The Insanity of War Flags Over Graves

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Previously by Roger Young: ‘To Alter or Abolish’ — Questionsfor MyRulers

     

Any state created holiday is accompanied by display of that institution's symbols. Memorial Day in the U.S., when many remember those (at least in the military) that have been consumed or merely abused (but survived) by the beast of war, is one of these holidays where the state's symbols are quite prevalent.

This story, posted back in January, seems to be even more relevant at this time of year. The story tells of a family in Mesquite, TX who want a family member's grave to bear an "American" flag.

Enslaved individual's reverence toward their state master is probably best illustrated by idolization of its symbols and glorification of its acts of mass murder, i.e. wars. Many insist on projecting this demented adoration upon the memorials of loved ones who participated in these acts.

"He could've been killed when he was serving," she [a stepdaughter] said suddenly filled with emotion.

Yes, he very well could have been killed thanks to the state that kidnapped his mind and body and put him in this perilous situation. This fact, alone, should be cause for contempt, not celebration. Why not celebrate the productive life he was able to live, after surviving such threats, rather than dwell on what might have been a tragic, early death?

Why would anyone want this hideous banner, representing slavery and tyranny, flying over a loved one's grave? My father was a WWII draftee/vet/victim who took a German sniper's bullet. For this he received a piece of scrap metal called a "purple heart." When he died, after a long, productive life, some criminal from the U.S. Regime sent me one of these offensive rags. I immediately sent it to the landfill where it belongs.

Mr. Branton was victimized and enslaved by the bloody US regime at the peak of his life. The fact that he "didn't brag" strongly indicates that his horrible experience is a bad memory not worth recalling or remembering. It was a nightmare he wanted to forget- and rightly so. My father talked little about his horrible experience, as well. Why demean his memory by praising and glorifying his oppressor?

"The flag means America to me. It means freedom, defending our country."

How can a symbol that has flown over some of the worst atrocities, genocides, fraud, thievery, and rights abuses in the history of humankind represent "freedom?" Remember, this flag once flew with pride over a "country" whose state protected, with violence if necessary, chattel slavery. It triumphantly accompanied those committing genocide on the American Indian. It flew in exultant glory over each of the scores of U.S. war crimes committed throughout the world. Some of the worst of these crimes were against its own people! It can certainly be argued that war, itself, is a crime. For an activity to be considered a "war crime" indicates a particularly flagrant violation of decency and civilized behavior. And let us not forget the massive political slavery this piece of cloth represents. This symbol is undeniably stained and disgraced by the documented history of a multitude of collective atrocities.

Flying this flag in the name of "freedom" is therefore an egregious hypocrisy. Flying this flag in the name of "liberty" is near criminal naivety. Flying this flag to celebrate "fighting tyranny" is to ignore the authoritarian transgressions of the very state it represents. Flying this flag in the name of "independence" conveniently forgets the millions of minds indoctrinated and subjugated by ideological conformity and barbarous nationalism. It ignores the untold, productive, individual actions that have been outlawed, regulated, taxed, and slandered into non-existence.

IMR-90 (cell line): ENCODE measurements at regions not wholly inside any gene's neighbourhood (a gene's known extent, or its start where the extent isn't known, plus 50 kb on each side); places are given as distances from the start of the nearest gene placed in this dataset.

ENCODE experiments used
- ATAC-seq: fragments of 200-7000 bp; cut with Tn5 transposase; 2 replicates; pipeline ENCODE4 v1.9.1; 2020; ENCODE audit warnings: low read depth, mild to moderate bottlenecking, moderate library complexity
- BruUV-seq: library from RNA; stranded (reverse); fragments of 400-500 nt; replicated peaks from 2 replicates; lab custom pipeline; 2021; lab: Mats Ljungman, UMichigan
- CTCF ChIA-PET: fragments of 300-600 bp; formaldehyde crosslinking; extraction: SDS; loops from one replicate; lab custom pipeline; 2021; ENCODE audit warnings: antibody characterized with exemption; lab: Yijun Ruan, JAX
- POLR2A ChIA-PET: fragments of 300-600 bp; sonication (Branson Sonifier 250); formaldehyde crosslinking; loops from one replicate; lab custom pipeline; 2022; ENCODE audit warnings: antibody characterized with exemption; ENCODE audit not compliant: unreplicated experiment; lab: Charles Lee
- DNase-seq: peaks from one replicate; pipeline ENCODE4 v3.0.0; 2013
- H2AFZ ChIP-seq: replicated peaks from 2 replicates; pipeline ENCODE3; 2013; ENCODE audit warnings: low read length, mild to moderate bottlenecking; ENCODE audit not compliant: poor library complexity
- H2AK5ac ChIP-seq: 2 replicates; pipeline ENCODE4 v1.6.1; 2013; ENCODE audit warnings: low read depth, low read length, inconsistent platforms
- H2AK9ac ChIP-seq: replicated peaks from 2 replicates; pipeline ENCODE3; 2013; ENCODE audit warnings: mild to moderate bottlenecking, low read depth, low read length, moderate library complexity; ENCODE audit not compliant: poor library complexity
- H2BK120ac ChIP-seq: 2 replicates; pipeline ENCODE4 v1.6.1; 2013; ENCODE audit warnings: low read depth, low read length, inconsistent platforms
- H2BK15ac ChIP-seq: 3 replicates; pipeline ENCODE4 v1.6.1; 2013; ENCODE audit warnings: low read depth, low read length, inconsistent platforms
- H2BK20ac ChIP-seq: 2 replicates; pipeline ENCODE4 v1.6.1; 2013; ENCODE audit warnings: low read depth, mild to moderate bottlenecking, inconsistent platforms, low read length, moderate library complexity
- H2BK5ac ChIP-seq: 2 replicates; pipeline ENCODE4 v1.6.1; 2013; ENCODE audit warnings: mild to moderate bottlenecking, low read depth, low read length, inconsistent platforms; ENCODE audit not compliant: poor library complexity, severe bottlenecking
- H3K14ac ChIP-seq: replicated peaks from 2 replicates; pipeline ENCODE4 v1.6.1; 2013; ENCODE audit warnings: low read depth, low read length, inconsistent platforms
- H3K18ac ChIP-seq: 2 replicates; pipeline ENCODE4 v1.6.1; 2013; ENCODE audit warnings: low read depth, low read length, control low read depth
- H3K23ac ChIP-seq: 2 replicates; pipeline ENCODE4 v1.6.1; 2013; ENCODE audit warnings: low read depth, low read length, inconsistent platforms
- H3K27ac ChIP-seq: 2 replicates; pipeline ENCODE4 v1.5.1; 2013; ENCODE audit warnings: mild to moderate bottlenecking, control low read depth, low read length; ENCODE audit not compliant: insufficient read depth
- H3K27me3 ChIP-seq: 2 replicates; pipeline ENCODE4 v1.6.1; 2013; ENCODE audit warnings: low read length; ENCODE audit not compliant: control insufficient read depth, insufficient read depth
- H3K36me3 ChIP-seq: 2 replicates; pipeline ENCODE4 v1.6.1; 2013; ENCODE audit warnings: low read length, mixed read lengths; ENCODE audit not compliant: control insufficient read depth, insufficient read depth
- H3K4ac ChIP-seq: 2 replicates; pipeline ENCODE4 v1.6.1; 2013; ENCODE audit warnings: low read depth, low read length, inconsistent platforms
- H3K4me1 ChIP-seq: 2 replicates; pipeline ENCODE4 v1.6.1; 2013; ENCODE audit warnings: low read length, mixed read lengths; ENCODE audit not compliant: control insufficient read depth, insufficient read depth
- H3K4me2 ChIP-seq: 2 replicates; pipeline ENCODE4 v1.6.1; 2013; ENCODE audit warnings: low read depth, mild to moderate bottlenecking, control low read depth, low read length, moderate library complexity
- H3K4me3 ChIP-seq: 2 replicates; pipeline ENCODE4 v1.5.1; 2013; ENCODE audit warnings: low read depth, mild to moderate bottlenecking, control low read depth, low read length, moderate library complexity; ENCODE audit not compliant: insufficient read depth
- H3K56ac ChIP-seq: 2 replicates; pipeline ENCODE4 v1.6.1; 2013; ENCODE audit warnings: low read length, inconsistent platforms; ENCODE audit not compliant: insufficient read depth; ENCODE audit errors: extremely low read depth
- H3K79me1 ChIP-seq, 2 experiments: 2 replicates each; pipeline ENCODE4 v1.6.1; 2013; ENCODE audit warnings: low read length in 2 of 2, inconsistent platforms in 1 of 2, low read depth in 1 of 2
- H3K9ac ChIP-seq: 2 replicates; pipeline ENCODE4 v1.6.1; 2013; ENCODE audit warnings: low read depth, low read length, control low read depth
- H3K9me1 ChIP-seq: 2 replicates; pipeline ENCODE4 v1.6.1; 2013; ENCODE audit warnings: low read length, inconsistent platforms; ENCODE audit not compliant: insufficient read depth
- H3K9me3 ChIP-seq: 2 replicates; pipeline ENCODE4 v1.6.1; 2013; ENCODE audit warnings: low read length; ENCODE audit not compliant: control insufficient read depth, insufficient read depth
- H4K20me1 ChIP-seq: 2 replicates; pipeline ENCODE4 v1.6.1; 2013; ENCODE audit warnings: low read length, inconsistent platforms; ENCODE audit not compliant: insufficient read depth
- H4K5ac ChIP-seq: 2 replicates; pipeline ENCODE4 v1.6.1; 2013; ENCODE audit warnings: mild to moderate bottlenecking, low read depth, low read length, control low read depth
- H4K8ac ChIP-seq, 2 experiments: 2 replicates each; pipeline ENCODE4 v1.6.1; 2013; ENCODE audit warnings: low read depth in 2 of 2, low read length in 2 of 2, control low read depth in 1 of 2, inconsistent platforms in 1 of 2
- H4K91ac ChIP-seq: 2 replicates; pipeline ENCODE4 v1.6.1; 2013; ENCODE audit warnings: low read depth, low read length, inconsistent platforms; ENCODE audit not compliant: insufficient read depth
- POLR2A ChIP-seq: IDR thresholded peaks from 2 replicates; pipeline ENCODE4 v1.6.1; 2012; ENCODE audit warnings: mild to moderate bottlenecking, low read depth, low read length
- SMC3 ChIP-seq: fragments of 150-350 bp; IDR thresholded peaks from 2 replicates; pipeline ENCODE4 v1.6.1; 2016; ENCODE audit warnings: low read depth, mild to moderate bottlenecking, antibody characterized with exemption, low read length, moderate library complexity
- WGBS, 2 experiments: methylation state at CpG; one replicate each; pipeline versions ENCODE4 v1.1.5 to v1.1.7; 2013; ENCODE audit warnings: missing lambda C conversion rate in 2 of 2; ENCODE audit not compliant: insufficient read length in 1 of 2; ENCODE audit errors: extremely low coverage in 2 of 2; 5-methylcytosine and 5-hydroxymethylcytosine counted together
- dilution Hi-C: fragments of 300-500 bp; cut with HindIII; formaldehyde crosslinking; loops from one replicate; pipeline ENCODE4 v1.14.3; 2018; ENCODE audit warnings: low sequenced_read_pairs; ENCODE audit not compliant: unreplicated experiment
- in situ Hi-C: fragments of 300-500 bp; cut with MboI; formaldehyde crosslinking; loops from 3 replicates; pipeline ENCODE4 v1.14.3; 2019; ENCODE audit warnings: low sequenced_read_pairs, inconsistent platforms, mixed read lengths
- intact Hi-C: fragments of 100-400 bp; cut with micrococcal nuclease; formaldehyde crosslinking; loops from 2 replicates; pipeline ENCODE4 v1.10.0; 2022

You don't defend anyone's "country" when you bleed and die in the state's wars. You defend and advance the depraved ambitions of the ruling regime and the state and corporate oligarchs that control it. Try to remember way back, when a U.S. war actually ended. Was the "country" stronger? Hardly, considering the huge number of corpses, crippled survivors and depleted national wealth. However, the state and its ruling elites remained not only untouched, but wealthier, stronger, and more powerful- all at the expense of the "citizenry."

When the U.S. War Flag flies over a grave, it is a declaration that the soul buried beneath the ground is clear property of the U.S. in perpetuity. It is a proclamation that this soul's most meaningful action in life was killing strangers to accomplish the goals of depraved, power mad psychopaths. It is advertising the idea that consent and slavish obedience to the political order is the highest personal goal for which an individual can achieve and be recognized.

The state's symbols communicate ideas and principles its subjects have been indoctrinated into believing are associated with their ruling state. Considering the mountain of evidence indicating this state does not live up to these virtuous ideals and principles and is not the righteous institution one has been lead to believe, it only makes sense that one would not only end his loyalty to this state but also terminate any reverence and respect for its symbols. His relationship with his state up to now has been revealed as one of deceitful enslavement. This goes for everyone, including family members. Having suffered state slavery and abuse during life, why condemn a loved one to symbolic bondage for eternity?

Roger Young [send him mail] is a freelance photographer in US-occupied Texas and has a blog.

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